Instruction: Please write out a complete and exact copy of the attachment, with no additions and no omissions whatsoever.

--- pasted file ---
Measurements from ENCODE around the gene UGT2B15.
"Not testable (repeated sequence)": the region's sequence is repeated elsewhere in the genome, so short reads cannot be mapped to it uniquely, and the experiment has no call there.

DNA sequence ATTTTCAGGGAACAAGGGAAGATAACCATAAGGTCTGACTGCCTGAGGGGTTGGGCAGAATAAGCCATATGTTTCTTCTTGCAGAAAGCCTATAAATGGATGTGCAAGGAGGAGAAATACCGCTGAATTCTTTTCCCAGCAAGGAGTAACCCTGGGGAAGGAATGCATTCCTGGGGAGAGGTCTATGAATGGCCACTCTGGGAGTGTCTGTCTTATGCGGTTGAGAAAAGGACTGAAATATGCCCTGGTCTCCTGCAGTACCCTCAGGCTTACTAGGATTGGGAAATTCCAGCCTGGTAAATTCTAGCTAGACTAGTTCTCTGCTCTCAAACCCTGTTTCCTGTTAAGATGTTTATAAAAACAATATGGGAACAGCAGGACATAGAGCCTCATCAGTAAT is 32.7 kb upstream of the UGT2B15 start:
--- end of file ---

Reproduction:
Measurements from ENCODE around the gene UGT2B15.
"Not testable (repeated sequence)": the region's sequence is repeated elsewhere in the genome, so short reads cannot be mapped to it uniquely, and the experiment has no call there.

DNA sequence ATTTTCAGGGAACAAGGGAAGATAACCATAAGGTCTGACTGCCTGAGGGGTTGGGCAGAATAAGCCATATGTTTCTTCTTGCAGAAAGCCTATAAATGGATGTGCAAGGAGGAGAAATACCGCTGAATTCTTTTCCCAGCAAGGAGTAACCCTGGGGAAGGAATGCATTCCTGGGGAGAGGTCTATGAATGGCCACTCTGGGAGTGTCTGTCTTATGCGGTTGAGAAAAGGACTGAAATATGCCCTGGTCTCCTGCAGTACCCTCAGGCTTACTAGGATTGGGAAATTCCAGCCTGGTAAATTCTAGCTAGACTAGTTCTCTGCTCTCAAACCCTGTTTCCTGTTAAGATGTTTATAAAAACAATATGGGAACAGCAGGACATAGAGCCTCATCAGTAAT is 32.7 kb upstream of the UGT2B15 start: